Taken from www.bad.org.uk
What are the aims of this leaflet?
This leaflet has been written to help you understand more about hidradenitis suppurativa. It tells you what it is, what causes it, what can be done about it, and where you can find out more about it.
What is hidradenitis suppurativa?
Hidradenitis suppurativa is a chronic, recurrent, and painful disease in which there is inflammation in areas of the apocrine sweat glands. These glands are found mainly in the armpits and groins. Within hidradenitis there is a blockage of the hair follicles. This causes a mixture of boil-like lumps, areas leaking pus, and scarring.
Hidradenitis tends to begin in early life, and is more common in women, black and Mediterranean people. It affects about 1% of the population.
What causes hidradenitis suppurativa?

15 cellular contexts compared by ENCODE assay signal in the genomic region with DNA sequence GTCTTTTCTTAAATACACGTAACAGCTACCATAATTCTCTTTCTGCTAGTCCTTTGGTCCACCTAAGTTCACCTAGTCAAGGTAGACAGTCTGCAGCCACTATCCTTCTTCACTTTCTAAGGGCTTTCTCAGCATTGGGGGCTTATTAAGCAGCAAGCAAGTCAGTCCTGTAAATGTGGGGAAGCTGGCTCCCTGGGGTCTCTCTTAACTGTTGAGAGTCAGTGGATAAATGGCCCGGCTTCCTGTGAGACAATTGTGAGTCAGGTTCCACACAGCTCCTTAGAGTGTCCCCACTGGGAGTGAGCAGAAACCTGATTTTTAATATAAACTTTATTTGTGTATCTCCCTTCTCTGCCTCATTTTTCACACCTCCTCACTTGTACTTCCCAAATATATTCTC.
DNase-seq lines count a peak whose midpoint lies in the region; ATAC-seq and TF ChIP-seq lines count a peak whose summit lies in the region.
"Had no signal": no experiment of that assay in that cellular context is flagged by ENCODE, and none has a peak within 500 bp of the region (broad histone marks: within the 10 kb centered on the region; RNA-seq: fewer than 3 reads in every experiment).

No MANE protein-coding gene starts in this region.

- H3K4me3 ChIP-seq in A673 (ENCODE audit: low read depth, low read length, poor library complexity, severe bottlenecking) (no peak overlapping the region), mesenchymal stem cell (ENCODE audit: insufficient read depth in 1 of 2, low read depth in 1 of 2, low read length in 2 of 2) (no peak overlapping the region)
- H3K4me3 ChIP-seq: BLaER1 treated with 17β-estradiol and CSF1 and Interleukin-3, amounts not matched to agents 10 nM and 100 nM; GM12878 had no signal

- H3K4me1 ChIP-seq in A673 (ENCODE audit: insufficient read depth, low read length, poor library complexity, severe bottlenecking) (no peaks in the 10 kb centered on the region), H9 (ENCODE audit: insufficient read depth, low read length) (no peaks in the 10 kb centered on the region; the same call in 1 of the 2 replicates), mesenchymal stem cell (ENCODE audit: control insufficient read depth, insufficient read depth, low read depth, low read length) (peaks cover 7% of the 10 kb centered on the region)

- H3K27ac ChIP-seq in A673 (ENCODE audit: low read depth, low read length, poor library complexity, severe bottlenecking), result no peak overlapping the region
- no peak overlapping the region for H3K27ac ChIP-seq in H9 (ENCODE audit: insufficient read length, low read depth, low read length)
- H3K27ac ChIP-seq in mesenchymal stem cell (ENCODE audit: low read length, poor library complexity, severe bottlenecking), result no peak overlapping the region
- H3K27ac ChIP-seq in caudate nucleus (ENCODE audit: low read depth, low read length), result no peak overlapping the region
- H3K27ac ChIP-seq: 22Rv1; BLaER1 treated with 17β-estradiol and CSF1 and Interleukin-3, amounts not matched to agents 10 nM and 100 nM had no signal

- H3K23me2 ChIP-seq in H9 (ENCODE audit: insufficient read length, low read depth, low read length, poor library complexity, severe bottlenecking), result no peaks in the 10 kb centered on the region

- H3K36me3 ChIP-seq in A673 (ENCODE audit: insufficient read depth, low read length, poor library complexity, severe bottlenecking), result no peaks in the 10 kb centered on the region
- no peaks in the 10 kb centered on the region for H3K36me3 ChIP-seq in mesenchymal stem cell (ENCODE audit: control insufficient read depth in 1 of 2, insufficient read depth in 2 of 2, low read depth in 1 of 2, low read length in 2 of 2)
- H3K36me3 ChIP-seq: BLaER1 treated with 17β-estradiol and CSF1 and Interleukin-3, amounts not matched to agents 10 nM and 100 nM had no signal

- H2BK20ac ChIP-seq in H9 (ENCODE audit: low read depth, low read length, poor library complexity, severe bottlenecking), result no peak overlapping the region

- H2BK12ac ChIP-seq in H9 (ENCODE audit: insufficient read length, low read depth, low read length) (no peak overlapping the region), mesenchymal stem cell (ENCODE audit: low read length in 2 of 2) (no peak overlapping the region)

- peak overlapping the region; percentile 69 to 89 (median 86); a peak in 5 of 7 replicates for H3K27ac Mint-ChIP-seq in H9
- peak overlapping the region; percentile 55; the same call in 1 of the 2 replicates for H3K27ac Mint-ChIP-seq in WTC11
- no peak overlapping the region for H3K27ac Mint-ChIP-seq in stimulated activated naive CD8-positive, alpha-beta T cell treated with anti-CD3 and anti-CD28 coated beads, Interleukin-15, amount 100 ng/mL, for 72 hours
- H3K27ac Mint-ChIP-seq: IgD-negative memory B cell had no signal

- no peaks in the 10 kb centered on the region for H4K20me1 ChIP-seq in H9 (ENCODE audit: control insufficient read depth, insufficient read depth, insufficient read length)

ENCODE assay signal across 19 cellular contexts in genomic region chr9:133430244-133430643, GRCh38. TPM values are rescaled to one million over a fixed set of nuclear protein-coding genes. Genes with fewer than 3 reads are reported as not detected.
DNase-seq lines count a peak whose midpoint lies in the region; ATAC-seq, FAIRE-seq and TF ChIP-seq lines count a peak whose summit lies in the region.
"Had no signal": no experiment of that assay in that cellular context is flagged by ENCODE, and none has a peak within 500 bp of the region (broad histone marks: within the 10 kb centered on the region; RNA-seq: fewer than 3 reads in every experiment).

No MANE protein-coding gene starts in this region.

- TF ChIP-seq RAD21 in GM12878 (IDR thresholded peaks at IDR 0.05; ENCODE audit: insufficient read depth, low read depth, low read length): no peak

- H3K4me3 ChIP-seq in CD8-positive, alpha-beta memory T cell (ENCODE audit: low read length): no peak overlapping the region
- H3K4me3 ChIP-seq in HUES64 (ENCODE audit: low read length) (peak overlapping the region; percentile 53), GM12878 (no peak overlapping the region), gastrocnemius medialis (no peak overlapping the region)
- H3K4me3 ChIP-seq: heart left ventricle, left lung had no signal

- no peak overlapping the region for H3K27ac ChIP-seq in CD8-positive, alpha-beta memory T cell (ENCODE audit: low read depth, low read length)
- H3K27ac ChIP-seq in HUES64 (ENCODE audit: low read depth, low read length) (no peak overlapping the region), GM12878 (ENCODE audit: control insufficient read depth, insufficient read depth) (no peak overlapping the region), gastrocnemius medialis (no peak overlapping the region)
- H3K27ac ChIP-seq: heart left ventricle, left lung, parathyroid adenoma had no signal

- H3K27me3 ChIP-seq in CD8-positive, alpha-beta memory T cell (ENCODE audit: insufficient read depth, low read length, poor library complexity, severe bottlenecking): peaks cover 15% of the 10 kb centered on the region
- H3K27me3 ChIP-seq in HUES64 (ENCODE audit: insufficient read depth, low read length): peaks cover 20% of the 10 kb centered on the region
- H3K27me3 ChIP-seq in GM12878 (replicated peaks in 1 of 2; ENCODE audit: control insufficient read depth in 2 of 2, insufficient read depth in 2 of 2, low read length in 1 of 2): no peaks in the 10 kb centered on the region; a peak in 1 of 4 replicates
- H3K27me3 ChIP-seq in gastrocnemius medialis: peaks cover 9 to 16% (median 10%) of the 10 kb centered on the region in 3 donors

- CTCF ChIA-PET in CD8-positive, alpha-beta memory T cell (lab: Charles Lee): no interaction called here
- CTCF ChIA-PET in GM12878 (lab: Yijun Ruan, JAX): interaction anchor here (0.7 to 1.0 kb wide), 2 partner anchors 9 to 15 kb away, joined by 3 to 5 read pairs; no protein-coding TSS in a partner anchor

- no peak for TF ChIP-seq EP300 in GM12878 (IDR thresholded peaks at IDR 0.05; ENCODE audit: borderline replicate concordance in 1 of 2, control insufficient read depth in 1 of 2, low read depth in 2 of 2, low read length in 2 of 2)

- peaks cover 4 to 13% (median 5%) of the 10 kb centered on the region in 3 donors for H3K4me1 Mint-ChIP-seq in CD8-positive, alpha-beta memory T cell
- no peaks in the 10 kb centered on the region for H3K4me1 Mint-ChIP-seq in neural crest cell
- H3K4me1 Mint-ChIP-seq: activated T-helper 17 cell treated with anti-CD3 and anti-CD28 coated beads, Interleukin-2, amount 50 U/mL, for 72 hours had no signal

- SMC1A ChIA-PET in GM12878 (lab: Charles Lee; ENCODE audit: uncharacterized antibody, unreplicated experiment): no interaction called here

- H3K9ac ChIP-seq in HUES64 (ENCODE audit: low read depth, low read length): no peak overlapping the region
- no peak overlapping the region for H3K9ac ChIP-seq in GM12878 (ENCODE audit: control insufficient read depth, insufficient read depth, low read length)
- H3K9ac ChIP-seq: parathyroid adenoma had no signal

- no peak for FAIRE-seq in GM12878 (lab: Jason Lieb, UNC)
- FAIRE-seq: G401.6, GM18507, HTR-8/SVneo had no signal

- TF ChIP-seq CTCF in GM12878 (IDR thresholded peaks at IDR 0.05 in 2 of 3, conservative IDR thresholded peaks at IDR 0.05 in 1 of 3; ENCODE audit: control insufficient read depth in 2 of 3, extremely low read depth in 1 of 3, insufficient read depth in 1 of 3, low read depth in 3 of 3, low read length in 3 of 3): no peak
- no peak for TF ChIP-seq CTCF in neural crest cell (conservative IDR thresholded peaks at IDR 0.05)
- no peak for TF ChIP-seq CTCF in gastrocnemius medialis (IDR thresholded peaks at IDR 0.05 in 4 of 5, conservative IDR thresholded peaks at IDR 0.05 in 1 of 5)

It is still not clear why some people get this disease, but blockage of the pores plays a part. As the secretions cannot escape, the hair follicles may swell up and burst, or become infected.
Contributory factors include the following:
Hormones may be involved in the control of apocrine sweat glands and certainly play a part in the disease. Hidradenitis suppurativa affects women more than men. It does not start before puberty or after the menopause. It may get better during pregnancy, but is often worse before menstrual periods. Some patients do well with hormone treatments (see below).
- Bacteria play a part too, but a variety of germs, and not just one special type, is found in the spots. It is not clear whether they cause the disease, or just flourish within it.
- The immune system is involved in some way with the severity of hidradenitis and treatments that reduce the immune system activity have been helpful in occasional cases (see below).
- Hidradenitis could be also linked to the bowel condition Crohn’s disease, especially if it involves the groins and the skin near the anus.